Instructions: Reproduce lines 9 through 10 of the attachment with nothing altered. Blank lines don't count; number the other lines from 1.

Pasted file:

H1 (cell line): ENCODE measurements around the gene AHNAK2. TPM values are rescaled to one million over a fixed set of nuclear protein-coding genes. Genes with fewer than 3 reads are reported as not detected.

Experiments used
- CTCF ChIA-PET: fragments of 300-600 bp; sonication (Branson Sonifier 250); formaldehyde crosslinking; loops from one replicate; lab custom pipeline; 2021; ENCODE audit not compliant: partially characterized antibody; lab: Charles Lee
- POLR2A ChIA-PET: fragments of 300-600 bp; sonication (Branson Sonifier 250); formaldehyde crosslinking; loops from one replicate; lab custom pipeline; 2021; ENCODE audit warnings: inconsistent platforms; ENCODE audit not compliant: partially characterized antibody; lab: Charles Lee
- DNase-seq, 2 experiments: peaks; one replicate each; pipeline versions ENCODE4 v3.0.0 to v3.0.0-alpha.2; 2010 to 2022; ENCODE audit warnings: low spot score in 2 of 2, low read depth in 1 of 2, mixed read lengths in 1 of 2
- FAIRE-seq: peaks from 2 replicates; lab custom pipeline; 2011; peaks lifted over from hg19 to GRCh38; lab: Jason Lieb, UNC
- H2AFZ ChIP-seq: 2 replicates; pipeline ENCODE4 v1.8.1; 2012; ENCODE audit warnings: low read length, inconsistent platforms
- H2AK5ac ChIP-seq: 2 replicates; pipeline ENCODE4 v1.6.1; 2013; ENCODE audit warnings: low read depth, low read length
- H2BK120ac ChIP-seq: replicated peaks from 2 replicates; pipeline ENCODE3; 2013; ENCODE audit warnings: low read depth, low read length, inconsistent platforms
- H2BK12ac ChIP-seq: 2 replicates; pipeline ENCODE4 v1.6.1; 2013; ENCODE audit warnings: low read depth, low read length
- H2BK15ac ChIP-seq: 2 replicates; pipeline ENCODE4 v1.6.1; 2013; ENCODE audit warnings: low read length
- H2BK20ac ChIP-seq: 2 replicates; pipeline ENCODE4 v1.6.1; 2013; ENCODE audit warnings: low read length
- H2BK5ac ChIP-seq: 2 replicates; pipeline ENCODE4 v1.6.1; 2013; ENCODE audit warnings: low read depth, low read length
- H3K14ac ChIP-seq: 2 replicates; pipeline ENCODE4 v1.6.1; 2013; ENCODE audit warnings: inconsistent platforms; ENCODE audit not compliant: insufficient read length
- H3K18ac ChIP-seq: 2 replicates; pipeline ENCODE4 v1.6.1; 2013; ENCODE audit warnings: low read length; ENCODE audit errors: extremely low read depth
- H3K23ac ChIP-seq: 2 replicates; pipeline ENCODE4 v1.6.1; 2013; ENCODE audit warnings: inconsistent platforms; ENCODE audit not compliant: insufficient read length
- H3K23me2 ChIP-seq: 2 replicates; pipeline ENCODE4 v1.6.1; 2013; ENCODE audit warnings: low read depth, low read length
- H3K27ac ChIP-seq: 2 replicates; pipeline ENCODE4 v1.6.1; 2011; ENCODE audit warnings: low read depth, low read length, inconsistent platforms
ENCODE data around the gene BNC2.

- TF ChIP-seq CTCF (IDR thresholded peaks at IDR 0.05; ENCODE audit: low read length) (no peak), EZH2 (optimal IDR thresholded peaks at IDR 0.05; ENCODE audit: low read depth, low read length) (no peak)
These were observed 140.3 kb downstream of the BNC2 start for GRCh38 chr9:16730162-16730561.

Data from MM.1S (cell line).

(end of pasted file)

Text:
- H2BK120ac ChIP-seq: replicated peaks from 2 replicates; pipeline ENCODE3; 2013; ENCODE audit warnings: low read depth, low read length, inconsistent platforms
- H2BK12ac ChIP-seq: 2 replicates; pipeline ENCODE4 v1.6.1; 2013; ENCODE audit warnings: low read depth, low read length